|The "daisy" weed|
Well, I was mistaken when I said the monarch butterflies were on their way out. Their population has more than doubled! I've found myself swerving on the bridge, trying to avoid them.
At the end of September, the monarchs had been here about a week. Then, it seemed as if they had moved on. That wasn't the case. In the next two weeks, thousands more monarchs had taken over the island.
|Lantana is also a popular source of nectar|
|An albino monarch?|
The situation with the oysters isn't nearly as pretty as the butterflies.
I have a friend that works for the local EPA (environmental protection agency), and she has shed some light on the high mortality rate of the oysters. It's not a subject that's been discussed a lot publicly simply because mistakes have been made and at the present time, there is no real plan of action in place to remedy the situation.
There seem to be two reasons for the lack of oysters in the bay. The first being the over harvesting that took place when the bp oil spill occurred in 2010.
As I said before, in an earlier post, (Trouble in the Bay), there was no way of knowing what kind of impact the oil spill would have on the oysters. So to play it safe, the bay was stripped of all viable oysters. The idea was to save the oysters before the oil got here. This panic proved to be unwarranted and disastrous. The oil never got close enough to harm the oysters. Just like there was no way of predicting how close the oil would get, there was no way to predict the droughts that would effect Atlanta, Georgia in the coming years. The droughts effected the fresh water supply that comes from the Apalachicola River to feed the oysters. The combination of these two factors, over harvesting, and not getting enough fresh water, created a situation that the oysters haven't been able to overcome.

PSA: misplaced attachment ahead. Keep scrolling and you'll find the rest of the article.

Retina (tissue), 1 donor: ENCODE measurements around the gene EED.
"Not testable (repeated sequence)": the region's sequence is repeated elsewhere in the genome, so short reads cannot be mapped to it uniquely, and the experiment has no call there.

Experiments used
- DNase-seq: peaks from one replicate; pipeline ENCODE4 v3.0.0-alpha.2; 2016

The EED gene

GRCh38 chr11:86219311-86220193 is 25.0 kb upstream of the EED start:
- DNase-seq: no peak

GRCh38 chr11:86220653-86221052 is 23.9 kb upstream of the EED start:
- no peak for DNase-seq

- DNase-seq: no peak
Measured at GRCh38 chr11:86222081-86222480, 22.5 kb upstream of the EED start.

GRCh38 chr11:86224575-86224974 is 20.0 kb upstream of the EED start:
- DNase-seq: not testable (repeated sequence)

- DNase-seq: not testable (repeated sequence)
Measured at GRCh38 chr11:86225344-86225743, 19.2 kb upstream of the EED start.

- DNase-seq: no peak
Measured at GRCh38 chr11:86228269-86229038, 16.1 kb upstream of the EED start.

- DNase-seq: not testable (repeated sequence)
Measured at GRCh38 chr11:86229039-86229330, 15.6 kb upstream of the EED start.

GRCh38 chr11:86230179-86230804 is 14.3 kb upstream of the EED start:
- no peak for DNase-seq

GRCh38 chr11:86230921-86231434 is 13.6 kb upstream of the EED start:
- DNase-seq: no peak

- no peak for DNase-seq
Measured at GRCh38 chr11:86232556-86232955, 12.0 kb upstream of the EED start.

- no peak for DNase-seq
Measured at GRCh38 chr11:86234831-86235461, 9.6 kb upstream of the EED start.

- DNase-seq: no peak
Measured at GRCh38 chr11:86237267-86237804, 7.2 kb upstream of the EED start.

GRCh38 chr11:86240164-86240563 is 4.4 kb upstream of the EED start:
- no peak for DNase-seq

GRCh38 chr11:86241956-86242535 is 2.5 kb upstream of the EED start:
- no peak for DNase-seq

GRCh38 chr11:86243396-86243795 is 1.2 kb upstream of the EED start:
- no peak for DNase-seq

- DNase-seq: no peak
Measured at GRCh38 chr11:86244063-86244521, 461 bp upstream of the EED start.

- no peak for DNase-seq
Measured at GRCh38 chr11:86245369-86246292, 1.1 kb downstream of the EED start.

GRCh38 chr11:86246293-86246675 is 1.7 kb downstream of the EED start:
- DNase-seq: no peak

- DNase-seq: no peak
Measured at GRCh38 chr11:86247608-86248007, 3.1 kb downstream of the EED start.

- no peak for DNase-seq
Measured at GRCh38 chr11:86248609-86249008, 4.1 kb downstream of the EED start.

|The boats aren't this full these days|
Alabama and Florida argued that it would be environmentally harmful to allocate so much water from the reservoir for Atlanta's drinking supply. The argument has proved to be valid. The oysters are not receiving enough fresh water from the river to survive. And using the water for Atlanta's daily drinking supply has never approved by Congress.
A U.S. district judge ordered that Georgia and the corps resolve this issue by July 12th of this year. And if an agreement could not be reached between the three states by then, Atlanta's water withdrawals would revert back to what they were receiving in the 1970's. There are 3 million people now that depend on Lake Lanier for their water. They were facing an impending disaster. But, in June, 2011 the 11th Circuit District Court overturned the ruling. So now Florida and Alabama are hoping the supreme court will hear their appeal.
Senator Richard Shelby of Alabama issued a strong statement saying "For too long, the corps ignored the law and the needs of those downstream to protect unrestricted, unauthorized, and unplanned growth in Atlanta. Alabama and Florida can't be expected to bear the brunt of Georgia's poor lack of planning for Atlanta's expanding drinking water use". Atlanta has been illegally siphoning water from the reservoir for decades and the U.S. Army Corps of Engineers is responsible.
Here's a little irony to the story. Atlanta refused to fund the dam when the corps built it stating that at that time, they didn't foresee a need for the water the lake provided. Therefore the lake was federally funded. And now Atlanta has grown to be the largest city in the U.S. that is not near a major body of water.
One solution that's been discussed is closing the cut between the main island and Cape St. George to cut down on the salt water coming into the bay from the gulf. This would help to keep the balance that is necessary for the oysters to grow. This would be a huge project so I'm sure they're exploring all the options.
We can only hope that this issue will be resolved soon. If history is any indication, this is not likely. It appears we're in for a long battle.
* The Army Corp visited the bay today (10/22) to inspect first hand the damage that's been done by restricting the fresh water supply. In 30 minutes time, they only harvested a hand full of live oysters.